“Cairn Terrier Poodle Mix”
Cairnoodle is a hybrid dog designed from the breeds of Cairn Terrier and Poodle. It also goes by names like Poocan, Cairn Doodle, and Cairn poo. The International Designer Canine Registry recognized its breed by the name Cairnoodle.
The designers intentionally mixed the two pure breeds because of their common traits for hunting, non-shedding coats, temperament, and wit. The designers did not fail as it turned out to be a perfect match.
Its furry face looks more like its parent, Cairn Terrier. The Cairnoodle dog has a perfect combination of the built and endurance from both its parents to make it a healthy dog. It has fur with both the low shedding qualities from its parents. The coats can change its colors as it grows that would only add up to its charm.
Owners may not be familiar with this breed. It could be the breed you’d want for a companion. Ideal for seniors, it also works well with the kids. You might find yourself pretty restless at times because this dog wants to play more aside from its daily walks.
This loyal, friendly, and agile dog socializes like a star. With many tricks this breed enjoys, it would do anything for attention. However, it can be sensitive when ignored.
Although the American Kennel Club hasn’t recognized Cairnoodle, other dog designer registries recognize this breed. These organizations include the International Designer Canine Registry®, Dog Registry of America, Inc., Designer Dogs Kennel Club, and American Canine Hybrid Club.
Cairnoodle barks like any watchdog or guard dog do. Ideal for outdoors, it’s also great for apartment living. Set up a play fence at the backyard. Give enough room for indoor tricks. You’ll get a loyal companion with a Cairnoodle.
The Cairn Terrier originated from Scotland as one of the oldest terriers. Being one of the earliest working dogs, they are bred as hunting companions in the Scottish Highlands. It’s initially grouped with Skye Terriers. A separate registry for Cairns began in 1912. The Kennel Club of the United Kingdom recognized the breed with Championship Status.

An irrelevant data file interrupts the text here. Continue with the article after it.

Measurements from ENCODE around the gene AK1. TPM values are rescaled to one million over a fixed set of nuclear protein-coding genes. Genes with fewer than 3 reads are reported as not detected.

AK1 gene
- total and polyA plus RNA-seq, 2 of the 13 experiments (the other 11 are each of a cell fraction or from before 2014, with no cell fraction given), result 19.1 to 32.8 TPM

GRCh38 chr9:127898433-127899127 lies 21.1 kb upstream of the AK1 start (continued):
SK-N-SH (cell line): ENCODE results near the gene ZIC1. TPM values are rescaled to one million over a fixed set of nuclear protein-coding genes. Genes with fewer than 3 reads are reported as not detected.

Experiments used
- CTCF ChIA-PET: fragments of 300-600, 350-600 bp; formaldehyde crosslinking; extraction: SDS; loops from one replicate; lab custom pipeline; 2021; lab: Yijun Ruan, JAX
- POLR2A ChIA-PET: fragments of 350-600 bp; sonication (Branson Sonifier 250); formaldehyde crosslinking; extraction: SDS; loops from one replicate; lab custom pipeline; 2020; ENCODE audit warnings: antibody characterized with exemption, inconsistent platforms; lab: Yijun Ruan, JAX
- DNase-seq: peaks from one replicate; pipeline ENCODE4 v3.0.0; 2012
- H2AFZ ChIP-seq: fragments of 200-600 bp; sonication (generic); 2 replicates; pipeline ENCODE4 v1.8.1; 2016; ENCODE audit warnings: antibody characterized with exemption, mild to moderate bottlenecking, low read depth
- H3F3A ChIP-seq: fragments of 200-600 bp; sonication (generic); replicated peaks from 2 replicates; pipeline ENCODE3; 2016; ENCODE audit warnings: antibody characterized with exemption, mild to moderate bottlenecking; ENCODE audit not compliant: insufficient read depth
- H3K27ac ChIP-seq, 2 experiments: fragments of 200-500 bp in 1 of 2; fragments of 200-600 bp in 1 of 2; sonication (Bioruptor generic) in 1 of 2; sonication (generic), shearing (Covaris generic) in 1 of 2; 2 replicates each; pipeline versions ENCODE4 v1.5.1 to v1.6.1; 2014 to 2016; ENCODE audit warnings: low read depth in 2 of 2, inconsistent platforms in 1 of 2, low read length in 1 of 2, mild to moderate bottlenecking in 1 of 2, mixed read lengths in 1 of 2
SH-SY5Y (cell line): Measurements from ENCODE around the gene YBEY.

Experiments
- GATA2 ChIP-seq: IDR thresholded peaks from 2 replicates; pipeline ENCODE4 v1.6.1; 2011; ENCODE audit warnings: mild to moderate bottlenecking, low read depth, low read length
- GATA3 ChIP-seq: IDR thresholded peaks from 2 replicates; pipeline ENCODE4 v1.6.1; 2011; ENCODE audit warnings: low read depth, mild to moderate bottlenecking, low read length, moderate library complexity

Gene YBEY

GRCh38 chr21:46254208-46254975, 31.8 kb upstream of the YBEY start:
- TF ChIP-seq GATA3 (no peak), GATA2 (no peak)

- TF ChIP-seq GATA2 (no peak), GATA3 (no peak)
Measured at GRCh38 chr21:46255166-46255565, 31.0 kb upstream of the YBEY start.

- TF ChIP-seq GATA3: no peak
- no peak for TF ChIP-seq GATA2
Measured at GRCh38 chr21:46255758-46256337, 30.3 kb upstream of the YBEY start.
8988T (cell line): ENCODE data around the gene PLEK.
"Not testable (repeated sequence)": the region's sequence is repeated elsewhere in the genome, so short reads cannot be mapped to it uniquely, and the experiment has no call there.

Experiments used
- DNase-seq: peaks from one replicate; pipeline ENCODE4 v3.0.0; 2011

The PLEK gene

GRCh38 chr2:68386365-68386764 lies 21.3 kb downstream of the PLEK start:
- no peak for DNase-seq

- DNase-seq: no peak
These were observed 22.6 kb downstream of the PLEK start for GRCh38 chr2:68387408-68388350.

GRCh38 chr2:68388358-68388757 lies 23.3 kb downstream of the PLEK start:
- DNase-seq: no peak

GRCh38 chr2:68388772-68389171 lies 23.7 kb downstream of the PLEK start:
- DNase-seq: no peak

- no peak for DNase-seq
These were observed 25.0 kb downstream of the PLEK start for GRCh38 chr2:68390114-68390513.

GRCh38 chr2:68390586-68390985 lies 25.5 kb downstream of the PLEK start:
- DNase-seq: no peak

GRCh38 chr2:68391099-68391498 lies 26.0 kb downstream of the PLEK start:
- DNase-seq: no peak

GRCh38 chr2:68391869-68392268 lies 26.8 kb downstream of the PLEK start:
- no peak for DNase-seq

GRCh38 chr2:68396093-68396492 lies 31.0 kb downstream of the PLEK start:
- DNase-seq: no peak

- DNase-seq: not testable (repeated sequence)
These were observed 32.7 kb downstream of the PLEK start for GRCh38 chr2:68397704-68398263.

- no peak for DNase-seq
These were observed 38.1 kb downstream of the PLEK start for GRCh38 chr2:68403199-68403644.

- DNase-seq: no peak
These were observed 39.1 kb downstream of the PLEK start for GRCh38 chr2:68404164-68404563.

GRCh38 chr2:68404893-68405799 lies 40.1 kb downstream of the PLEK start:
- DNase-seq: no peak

One notable appearance from Cairns is that its coat changes its colors as it grows. Know where it came from when you find your Cairnoodle changing its fur colors. Their furs go around the shades of cream, sand, tan, black, or grey. Their coat is water-resistant. A harsh outer coat covers its soft and dense inner coat. It keeps their coat dry even on rainy and damp weather.
Here are some traits to watch for your Cairnoodle that may come from its parent, Cairn Terrier.
An intelligent dog breed, Cairns can act as a family watchdog but can be easily tempered to kids. It barks at suspicious strangers. It pays to socialize them early with other dogs because it can get a bit stubborn.
Meanwhile, the Poodle is one of the oldest and intelligent dog breeds. It is second to the most intelligent breed, the Border Collie. Traced from old Egyptian and Roman artifacts are the images of early Poodles. The origins are often confused with either France or Germany. The AKC and Canadian Kennel Club, along with the Oxford English Dictionary, agreed that this breed originated from Germany.
The sizes recognized for Poodles are Standard, Miniature, and Toy.